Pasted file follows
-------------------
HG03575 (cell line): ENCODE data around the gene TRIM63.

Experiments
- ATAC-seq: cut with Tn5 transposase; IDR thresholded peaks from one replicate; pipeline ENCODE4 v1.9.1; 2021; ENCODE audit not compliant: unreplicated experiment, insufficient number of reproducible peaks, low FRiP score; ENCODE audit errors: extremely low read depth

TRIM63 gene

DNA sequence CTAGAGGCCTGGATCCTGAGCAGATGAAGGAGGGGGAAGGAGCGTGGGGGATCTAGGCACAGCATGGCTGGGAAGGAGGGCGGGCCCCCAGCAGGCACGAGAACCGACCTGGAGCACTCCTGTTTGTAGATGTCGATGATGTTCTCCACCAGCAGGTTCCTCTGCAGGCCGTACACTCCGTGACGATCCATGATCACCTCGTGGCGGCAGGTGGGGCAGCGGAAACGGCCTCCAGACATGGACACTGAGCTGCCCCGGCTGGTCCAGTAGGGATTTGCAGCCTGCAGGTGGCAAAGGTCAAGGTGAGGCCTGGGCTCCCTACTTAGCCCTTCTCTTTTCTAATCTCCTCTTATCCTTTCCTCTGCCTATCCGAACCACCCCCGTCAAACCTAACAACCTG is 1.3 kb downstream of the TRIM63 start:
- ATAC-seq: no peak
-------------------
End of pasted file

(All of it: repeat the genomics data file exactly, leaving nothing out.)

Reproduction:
HG03575 (cell line): ENCODE data around the gene TRIM63.

Experiments
- ATAC-seq: cut with Tn5 transposase; IDR thresholded peaks from one replicate; pipeline ENCODE4 v1.9.1; 2021; ENCODE audit not compliant: unreplicated experiment, insufficient number of reproducible peaks, low FRiP score; ENCODE audit errors: extremely low read depth

TRIM63 gene

DNA sequence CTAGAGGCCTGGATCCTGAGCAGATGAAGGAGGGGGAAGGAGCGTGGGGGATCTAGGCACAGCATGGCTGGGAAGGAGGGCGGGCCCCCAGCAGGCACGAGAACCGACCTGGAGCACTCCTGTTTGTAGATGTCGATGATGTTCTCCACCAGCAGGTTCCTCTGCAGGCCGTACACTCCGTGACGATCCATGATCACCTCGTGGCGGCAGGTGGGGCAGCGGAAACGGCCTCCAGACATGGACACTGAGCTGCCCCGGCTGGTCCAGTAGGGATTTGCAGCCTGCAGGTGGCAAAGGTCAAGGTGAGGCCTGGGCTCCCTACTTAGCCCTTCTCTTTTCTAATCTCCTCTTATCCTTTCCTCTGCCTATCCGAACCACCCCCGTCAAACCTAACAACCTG is 1.3 kb downstream of the TRIM63 start:
- ATAC-seq: no peak